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Treatment for itchiness and wetness around your anus.
 

I had been suffering from wetness and itchiness around my anus for some time and had consulted three GPs about it.

GP AAA prescribed a powder and a cream as treatment. But no instructions were provided as to how to use them, and no matter how I used them, one at a time or together, I still had the wetness and itchiness.

GP BBB prescribed a different powder and different cream as treatment. But again no instructions were provided as to how to use them, and no matter how I used them, one at a time or together, I still had the wetness and itchiness.

GP CCC prescribed a third powder and a third cream as treatment. But my experience with these was exactly the same as it had been with the first two lots.

Then, one day, I was in the rooms of a surgeon, Dr DDD, who had done a couple of colonoscopies for me, and, on a whim I asked him if he could recommend a good dermatologist as I had been suffering from wetness and itchiness around my anus for some time. What happened then was that after he’d had a look at my anus himself, he pronounced, “Oh, you’ve got a fistula.”

From there on, he recommended and carried out three procedures on me as follows:-

(1) I was subject to a session of about an hour, in which he and two nurses did various things like pushing balloons up my bottom and blowing them up and so on.

(2) I was referred to a specialist who, with the aid of x-ray machines, took moving pictures of me opening my bowels.

(3) I had an operation in hospital under a full anaesthetic, which always has it’s risks.

But 8 to 10 weeks after the operation, even Dr DDD had to admit that what he’d done hadn’t helped one little bit. So he recommended me to a dermatologist, Dr EEE.

The good news was that Dr EEE solved my problems in one consultation. BUT this is how he did it - he recommended:-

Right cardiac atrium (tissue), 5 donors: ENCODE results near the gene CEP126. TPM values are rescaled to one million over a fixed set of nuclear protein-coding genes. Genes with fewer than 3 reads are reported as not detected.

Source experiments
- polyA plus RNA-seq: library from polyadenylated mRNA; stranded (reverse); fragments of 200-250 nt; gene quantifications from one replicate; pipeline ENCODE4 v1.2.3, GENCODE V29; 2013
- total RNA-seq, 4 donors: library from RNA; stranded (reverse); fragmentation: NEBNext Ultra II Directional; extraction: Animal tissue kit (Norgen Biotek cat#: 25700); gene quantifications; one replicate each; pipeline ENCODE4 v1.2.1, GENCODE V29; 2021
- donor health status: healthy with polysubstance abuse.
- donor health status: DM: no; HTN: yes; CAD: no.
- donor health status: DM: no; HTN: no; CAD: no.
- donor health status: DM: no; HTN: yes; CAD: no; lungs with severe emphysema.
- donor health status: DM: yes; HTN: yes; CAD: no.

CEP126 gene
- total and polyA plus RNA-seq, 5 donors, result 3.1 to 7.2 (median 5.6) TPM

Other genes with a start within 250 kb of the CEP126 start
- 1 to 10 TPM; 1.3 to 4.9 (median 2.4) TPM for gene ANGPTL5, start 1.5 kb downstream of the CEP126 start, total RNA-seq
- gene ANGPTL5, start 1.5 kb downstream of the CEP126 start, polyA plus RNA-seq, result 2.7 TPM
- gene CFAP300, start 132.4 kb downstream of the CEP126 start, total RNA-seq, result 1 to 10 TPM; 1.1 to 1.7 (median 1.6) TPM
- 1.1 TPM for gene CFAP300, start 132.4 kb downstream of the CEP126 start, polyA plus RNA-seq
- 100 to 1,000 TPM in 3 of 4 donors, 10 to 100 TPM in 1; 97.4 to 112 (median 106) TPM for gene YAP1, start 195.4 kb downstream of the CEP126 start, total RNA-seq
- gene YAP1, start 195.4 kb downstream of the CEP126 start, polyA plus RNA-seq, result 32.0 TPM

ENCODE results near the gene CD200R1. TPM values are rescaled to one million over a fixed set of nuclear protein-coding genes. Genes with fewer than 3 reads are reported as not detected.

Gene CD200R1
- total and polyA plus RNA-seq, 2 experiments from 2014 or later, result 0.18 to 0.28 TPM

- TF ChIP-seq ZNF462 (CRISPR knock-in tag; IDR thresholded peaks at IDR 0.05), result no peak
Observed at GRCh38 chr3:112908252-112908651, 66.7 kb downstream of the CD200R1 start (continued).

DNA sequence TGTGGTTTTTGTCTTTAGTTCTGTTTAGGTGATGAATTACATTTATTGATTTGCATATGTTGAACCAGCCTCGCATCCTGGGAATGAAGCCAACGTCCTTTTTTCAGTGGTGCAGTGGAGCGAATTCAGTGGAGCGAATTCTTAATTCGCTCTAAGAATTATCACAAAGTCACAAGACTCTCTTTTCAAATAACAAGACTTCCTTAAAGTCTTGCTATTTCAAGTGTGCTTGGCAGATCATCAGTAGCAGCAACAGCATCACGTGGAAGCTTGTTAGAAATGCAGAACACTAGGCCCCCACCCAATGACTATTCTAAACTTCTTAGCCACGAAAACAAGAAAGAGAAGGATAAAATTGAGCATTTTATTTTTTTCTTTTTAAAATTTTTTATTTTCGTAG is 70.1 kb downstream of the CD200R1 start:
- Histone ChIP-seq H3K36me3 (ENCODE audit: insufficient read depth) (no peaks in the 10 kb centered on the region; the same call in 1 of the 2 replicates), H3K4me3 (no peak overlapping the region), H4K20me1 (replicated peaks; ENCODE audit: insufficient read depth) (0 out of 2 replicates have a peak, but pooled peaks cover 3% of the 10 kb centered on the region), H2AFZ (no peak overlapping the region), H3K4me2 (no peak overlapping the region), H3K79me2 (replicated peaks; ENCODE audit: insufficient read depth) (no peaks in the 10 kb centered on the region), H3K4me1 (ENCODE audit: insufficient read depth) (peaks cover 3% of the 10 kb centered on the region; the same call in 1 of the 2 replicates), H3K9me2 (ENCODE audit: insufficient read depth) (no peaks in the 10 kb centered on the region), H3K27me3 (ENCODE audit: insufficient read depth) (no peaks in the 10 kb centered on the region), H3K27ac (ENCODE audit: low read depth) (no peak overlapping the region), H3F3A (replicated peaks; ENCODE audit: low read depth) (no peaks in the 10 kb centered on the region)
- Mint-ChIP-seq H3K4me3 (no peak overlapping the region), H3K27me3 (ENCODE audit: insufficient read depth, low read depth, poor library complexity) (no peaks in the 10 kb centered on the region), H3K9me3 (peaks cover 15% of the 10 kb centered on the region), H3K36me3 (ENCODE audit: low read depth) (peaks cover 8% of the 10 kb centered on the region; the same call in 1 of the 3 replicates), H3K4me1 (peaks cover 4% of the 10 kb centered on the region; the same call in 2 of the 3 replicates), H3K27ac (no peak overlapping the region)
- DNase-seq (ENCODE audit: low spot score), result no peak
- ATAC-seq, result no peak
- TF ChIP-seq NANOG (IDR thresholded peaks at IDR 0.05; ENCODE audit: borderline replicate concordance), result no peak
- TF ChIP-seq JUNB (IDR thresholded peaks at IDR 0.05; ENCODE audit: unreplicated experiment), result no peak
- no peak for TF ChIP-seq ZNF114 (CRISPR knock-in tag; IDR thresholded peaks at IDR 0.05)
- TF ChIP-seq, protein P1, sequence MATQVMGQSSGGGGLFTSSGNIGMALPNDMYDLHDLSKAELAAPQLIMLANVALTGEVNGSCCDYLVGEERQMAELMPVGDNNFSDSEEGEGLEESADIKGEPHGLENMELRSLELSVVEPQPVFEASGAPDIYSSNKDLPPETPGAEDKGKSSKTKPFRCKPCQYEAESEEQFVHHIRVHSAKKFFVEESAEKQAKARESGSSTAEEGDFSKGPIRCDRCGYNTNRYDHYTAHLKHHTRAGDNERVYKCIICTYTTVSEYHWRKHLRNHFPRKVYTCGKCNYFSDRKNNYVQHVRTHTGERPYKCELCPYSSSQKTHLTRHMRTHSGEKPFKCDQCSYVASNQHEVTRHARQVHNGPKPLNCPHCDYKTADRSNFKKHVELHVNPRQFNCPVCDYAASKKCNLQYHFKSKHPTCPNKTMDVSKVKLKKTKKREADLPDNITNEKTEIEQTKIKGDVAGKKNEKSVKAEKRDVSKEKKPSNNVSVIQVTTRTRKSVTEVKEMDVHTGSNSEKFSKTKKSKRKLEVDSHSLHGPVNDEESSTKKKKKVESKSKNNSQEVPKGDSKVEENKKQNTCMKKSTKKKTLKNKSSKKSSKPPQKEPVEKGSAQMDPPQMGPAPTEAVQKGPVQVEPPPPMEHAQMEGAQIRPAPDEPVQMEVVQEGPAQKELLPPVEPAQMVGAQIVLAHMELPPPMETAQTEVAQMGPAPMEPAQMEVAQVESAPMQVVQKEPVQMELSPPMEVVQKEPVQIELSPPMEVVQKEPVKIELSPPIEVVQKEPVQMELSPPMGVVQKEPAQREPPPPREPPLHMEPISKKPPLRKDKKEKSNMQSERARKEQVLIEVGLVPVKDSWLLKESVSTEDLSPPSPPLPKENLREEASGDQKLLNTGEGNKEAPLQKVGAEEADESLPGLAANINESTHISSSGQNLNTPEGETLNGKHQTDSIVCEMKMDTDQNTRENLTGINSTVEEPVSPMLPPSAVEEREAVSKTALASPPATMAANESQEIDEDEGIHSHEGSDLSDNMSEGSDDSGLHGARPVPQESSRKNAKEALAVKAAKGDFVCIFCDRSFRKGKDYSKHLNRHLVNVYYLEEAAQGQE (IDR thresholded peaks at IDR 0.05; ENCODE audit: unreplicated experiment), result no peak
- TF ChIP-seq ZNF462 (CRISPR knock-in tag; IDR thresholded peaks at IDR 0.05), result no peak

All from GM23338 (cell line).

(1) That after I’d opened my bowels, I should never use toilet paper to wipe my bottom, but should have a shower instead to remove any excreta from around my anus

(2) I should then pat the area around my anus with my towel, not wiping it in any way.

(3) I should then apply some paint that he prescribed to the area.

As I say, this solved my problems. But having to have a shower every time I opened my bowels was a real bother, and the paint he prescribed was very expensive.

So all of this got me thinking. It seemed to me that what was happening was that, as I got older, toilet paper had the effect of starting to wear away at the skin around my anus making it thinner, which lead to blood plasma exuding through this thinner skin, which was the wetness I was experiencing, and this wetness was eventually causing itchiness, and that if I applied cream or something around my anus just before I opened my bowels, the toilet paper would be less rough, less likely to wear my skin thin and that all my problems would be over. And this is exactly how it worked out. I’m in my early 80s now, and have been using this method for at least 10 years without a problem in the world.

The cream I use is Ego QV Intensive Body Moisture, which is quite thick, and seems ideal.

You can imagine how much of my time and money was in involved in seeing three GPs, in going through the procedures recommended and carried out by Dr DDD, and in consulting Dr EEE. And how much time and money I would have spent if I’d followed the routines recommended by Dr EEE for the rest of my life. Instead it takes 2 or 3 seconds to apply the cream in the way I’ve described, costing far less than a cent a time.

 
 
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Created: 1 May 2017
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